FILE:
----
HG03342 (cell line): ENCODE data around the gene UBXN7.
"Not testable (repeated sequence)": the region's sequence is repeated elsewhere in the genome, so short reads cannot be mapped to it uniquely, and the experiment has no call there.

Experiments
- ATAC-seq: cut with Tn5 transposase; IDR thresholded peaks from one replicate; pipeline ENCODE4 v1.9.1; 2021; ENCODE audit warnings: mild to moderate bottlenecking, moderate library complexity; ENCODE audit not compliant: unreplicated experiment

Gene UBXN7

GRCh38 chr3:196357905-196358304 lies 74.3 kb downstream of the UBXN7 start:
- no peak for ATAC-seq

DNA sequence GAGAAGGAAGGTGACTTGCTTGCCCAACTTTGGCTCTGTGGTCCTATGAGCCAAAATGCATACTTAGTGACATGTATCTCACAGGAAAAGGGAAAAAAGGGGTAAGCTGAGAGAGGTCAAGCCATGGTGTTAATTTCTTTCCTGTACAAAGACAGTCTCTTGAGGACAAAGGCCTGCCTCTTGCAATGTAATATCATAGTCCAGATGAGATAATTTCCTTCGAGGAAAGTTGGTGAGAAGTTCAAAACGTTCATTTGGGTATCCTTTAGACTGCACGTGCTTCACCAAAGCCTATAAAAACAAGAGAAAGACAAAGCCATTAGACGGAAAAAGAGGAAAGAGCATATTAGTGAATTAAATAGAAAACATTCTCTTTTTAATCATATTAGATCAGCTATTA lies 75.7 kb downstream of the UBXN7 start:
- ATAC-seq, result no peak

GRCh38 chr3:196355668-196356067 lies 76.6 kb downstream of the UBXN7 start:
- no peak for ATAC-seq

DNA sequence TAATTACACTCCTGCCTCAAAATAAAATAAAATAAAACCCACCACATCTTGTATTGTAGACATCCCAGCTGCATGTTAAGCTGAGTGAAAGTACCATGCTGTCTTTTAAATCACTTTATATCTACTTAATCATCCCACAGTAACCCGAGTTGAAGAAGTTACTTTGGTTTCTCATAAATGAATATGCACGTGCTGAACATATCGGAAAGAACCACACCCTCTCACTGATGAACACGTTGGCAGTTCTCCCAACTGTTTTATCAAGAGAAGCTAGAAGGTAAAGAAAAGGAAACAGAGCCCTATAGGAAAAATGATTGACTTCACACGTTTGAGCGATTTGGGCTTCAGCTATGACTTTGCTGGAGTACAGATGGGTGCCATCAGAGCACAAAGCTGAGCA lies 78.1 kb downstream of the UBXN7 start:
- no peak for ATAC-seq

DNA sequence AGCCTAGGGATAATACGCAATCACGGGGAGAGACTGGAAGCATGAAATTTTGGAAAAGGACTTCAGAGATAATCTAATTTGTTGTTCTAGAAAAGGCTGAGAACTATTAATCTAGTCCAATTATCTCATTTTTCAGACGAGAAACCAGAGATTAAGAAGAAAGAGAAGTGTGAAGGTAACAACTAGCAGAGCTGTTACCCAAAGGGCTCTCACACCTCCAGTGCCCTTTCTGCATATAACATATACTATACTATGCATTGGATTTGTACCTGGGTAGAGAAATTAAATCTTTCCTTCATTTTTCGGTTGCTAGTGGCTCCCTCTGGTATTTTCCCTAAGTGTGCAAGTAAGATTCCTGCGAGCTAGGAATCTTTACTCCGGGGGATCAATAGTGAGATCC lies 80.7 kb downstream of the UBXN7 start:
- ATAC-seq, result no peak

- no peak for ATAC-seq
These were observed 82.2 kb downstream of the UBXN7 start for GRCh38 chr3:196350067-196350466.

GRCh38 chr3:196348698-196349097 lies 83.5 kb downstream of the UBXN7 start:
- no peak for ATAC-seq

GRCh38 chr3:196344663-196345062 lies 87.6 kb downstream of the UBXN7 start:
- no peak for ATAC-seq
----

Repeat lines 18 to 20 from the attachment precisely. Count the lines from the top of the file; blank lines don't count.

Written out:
GRCh38 chr3:196348698-196349097 lies 83.5 kb downstream of the UBXN7 start:
- no peak for ATAC-seq

GRCh38 chr3:196344663-196345062 lies 87.6 kb downstream of the UBXN7 start: